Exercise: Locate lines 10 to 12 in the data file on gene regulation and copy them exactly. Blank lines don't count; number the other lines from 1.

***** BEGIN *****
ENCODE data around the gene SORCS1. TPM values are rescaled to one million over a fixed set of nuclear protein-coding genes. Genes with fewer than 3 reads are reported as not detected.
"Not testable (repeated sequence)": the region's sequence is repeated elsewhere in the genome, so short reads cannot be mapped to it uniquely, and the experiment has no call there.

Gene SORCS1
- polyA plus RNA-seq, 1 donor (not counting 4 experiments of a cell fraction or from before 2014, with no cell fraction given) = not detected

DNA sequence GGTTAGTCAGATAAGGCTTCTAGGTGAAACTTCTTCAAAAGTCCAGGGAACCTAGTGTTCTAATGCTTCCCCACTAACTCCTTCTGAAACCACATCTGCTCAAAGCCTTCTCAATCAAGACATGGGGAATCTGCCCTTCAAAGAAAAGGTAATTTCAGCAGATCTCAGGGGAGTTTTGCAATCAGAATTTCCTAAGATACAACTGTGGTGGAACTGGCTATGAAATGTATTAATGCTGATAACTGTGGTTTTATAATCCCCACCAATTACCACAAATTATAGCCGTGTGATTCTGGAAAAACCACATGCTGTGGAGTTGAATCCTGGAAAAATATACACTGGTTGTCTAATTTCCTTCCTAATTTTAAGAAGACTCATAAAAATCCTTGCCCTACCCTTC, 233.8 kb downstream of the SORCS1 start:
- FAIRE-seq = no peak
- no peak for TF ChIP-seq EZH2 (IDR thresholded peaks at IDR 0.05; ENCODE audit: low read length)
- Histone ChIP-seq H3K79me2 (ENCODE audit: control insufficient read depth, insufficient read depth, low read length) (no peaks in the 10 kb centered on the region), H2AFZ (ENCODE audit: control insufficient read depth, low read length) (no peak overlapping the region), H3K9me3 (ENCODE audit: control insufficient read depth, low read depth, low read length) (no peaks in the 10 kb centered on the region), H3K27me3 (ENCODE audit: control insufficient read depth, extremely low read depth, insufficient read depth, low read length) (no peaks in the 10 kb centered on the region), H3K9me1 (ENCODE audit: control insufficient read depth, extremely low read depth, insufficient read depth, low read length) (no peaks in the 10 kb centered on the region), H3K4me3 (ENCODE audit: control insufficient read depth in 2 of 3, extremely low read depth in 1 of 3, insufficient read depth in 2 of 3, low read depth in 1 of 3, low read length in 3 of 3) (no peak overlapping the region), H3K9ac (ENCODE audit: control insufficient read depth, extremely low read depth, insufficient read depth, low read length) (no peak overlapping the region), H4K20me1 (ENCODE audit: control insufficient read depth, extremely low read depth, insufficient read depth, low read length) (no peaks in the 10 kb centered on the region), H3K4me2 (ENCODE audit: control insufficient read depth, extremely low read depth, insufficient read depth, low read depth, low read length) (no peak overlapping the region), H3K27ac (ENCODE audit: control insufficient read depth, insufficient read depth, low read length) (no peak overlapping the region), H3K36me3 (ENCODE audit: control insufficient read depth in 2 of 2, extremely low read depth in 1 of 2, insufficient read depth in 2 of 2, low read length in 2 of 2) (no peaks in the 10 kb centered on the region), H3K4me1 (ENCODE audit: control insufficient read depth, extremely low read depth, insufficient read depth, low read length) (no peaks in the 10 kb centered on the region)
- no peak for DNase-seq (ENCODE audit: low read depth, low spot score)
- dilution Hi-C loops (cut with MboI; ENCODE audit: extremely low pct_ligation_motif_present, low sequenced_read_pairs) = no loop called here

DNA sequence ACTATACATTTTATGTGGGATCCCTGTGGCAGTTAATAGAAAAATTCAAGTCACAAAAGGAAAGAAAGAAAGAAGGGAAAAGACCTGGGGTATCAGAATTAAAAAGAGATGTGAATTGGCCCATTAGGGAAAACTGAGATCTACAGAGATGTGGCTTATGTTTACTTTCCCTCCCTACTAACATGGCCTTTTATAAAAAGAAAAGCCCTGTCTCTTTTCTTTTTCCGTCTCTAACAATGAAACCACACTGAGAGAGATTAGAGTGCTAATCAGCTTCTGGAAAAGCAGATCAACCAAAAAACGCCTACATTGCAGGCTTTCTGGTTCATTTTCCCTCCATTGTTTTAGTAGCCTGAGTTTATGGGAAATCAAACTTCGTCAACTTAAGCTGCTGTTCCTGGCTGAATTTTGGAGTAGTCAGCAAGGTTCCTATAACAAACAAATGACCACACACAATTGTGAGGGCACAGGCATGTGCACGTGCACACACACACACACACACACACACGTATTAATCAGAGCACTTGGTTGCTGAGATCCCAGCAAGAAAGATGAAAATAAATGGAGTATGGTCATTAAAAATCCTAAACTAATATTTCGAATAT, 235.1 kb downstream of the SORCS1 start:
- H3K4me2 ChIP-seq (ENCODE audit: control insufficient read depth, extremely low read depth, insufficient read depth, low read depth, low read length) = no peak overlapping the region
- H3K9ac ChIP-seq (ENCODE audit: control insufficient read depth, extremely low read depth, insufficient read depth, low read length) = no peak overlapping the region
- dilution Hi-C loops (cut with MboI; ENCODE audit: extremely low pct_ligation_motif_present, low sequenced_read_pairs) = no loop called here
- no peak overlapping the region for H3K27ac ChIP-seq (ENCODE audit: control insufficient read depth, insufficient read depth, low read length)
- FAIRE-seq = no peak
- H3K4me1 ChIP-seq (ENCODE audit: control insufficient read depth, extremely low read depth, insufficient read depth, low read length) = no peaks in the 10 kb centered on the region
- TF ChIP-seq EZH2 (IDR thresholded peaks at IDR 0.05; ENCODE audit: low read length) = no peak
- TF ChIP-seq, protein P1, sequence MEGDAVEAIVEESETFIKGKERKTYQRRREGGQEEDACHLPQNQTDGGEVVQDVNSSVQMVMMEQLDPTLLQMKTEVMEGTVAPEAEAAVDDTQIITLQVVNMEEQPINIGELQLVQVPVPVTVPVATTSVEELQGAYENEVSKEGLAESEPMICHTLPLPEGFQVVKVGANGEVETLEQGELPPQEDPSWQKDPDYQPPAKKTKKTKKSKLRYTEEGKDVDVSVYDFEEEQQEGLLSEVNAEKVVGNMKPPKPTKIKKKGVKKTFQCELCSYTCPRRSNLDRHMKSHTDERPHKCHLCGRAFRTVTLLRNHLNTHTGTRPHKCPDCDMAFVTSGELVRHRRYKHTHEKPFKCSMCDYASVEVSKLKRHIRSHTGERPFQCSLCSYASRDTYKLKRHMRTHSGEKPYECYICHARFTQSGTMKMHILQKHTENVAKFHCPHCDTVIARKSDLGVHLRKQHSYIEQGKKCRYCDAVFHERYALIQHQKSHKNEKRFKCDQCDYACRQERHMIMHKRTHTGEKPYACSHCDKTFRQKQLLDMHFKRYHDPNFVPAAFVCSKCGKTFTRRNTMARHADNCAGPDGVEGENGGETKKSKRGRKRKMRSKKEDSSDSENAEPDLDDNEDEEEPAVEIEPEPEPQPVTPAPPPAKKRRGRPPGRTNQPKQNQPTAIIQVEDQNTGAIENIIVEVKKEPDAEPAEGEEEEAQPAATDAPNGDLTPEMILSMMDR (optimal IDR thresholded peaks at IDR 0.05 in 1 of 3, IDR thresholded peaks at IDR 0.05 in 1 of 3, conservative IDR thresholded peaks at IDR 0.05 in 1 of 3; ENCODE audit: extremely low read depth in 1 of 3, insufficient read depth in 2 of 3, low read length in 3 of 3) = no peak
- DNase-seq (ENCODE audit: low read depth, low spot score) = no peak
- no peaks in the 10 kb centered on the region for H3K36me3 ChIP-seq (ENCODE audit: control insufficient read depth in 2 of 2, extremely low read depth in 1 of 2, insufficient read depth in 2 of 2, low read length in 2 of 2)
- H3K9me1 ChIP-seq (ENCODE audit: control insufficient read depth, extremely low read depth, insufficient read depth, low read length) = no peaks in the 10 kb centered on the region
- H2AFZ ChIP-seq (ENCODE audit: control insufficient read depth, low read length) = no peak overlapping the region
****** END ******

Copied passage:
- dilution Hi-C loops (cut with MboI; ENCODE audit: extremely low pct_ligation_motif_present, low sequenced_read_pairs) = no loop called here

DNA sequence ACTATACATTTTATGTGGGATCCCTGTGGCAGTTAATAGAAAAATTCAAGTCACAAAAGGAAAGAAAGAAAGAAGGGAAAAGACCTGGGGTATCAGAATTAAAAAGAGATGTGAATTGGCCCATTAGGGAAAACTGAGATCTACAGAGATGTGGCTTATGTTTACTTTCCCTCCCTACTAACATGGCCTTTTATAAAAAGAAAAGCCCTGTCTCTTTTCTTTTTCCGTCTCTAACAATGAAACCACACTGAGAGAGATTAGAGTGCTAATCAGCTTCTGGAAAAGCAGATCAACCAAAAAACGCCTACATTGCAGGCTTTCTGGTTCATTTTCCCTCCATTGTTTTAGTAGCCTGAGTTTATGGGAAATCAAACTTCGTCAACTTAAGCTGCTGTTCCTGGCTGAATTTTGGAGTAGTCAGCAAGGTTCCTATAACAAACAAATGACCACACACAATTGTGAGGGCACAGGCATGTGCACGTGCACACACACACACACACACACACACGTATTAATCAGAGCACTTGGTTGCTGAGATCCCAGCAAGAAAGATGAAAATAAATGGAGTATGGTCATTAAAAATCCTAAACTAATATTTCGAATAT, 235.1 kb downstream of the SORCS1 start:
- H3K4me2 ChIP-seq (ENCODE audit: control insufficient read depth, extremely low read depth, insufficient read depth, low read depth, low read length) = no peak overlapping the region